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Know Your Rights
Source: Human Resources Journal
Subject: Workplace Justice
Type: Media Coverage

Labor Battle on the Horizon

A first-of-its-kind investigative report has brought to light the widespread mistreatment of New York City’s car wash workers.  The report called, “The Dirty Business of Cleaning NYC’s Cars” is compiled from a representative sampling of 89 car wash workers at 29 car washes around the city and was released by WASH New York (Workers Aligned for a Sustainable and Healthy New York) along with a broad coalition of car wash workers, elected officials, labor leaders, and activists.  Fittingly, the report was unveiled in front of Metro Car Wash in Rego Park, Queens, a car wash exemplifying some of the worst practices in the industry.

A similar campaign in Los Angeles resulted in collective bargaining agreements between at least three car wash companies and their employees.

According to the report, unveiled on Tuesday, New York car wash workers are routinely denied overtime, exposed to toxic chemicals and receive less than minimum wages.  Of the employees interviewed, none got sick time and only one was offered any sort of employer-sponsored health plan.

David de la Cruz Perez, a Guatemalan immigrant worked for five years at the Sutphin Boulevard Car Wash, but was refused sick pay when he broke his hand on the job and missed six months of work.

The report also found that workers are exposed to dangerous chemicals, unguarded machinery, and electrical outlets close to wet surfaces.  “The company did not provide us with any protection from the strong chemicals,” said Heriberto Hernandez, a former employee at Metro Car Wash. “We did not have gloves, masks or smocks. “Sometimes, I’d cut my hand or arm-it’s part of the job. There were no first-aid kits at the car wash”.

Other car washes that came under fire included LMC Astoria, LMC East Harlem and Smart Car Wash on Crocheron Avenue in Flushing.  Employees answering phones at these places declined to comment on worker’s allegations.

Manager of LMC Car Wash in East Harlem, Paulino Cabrera, says his company treats workers fairly and offers lunch and coffee breaks, as well as proper protective gear.  “Ask my employees over here,” he said. Providing protective gear “is part of the company”.

Key findings in the report are:  71 percent of workers put in at least 60 hours a week, with some working as many as 105 hours; 75 percent didn’t receive any overtime pay for exceeding 40 hours; 66 percent reported being paid less than the minimum wage; over 40 percent reported getting only 15 minute or less breaks for lunch; and not a single car wash worker received paid sick days. Only one worker interviewed was offered any kind of health care.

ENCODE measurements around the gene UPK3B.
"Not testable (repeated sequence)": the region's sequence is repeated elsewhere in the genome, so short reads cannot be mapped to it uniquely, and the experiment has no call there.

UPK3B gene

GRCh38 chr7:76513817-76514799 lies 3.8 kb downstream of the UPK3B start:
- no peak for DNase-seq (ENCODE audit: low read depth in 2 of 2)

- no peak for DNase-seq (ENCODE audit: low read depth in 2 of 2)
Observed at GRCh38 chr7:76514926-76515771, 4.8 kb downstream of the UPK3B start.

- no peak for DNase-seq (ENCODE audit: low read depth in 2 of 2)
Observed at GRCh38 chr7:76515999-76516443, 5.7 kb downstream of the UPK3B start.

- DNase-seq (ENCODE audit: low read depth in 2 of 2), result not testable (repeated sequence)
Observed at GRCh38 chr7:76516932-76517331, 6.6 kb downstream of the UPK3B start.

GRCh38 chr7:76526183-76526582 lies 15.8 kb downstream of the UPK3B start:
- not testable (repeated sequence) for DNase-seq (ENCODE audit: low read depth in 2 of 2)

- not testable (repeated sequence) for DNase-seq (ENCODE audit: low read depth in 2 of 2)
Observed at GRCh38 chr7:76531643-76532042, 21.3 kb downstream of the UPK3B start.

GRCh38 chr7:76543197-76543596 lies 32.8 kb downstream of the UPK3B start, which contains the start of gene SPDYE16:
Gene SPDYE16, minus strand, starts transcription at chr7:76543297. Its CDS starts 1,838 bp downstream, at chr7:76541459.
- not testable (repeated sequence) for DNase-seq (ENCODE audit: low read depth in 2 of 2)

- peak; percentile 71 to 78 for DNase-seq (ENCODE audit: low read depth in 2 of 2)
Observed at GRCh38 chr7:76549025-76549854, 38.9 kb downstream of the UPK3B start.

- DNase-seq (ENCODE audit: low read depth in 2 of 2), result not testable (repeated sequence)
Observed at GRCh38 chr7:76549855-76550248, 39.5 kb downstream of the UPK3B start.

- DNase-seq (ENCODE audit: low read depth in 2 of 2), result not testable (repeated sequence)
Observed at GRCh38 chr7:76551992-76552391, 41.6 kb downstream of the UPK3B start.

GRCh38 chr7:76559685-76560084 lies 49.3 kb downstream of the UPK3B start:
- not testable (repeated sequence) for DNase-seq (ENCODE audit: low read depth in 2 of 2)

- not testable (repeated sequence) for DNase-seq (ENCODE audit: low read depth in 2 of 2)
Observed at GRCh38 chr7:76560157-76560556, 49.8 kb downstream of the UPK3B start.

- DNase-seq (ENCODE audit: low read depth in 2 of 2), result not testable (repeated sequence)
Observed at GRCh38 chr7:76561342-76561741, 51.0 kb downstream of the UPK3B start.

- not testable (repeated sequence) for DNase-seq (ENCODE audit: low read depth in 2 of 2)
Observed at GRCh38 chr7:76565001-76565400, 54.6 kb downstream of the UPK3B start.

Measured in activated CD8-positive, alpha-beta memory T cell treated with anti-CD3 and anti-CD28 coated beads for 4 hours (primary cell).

The report was commissioned jointly with community groups Make the Road New York and New York Communities for Change.

The main recommendations that were presented and discussed at the campaign include:  proper enforcement of all applicable wage and hour laws, and all workplace health and safety regulations; freedom for workers to join a union without fear of intimidation or retaliation; regular city and state inspections to ensure compliance with labor laws and workplace regulations; publication of best practices by authorities to prevent unlawful treatment of car wash workers and state and city hearings on mistreatment of car wash workers and unlawful industry-wide practices.

Queens Councilman James Sanders said, “We can have shiny cars and justice” and added that he would push for a hearing exploring the mistreatment of car wash employees.

Stuart Appelbaum, President of the Retail, Wholesale and Department Store Union (RWDSU) said, “We’re here today to say that car wash workers should be able to exercise the same rights as all other workers, including the fundamental right to join a union if they so choose”.

“We take labor violations extremely seriously, and we will not allow the unsafe work environments, low wages, and wage theft to continue” said New York State Assembly Member Francisco Moya.  “These violations are committed disproportionately against immigrants and members of the Latino community, individuals who are often scared to speak up when they are being wronged”.

To quote Vincent Alvarez, president of the New York City Central Labor Council: “Today the struggling begins.  But we will be with you through this battle”.

To read the original article, click here.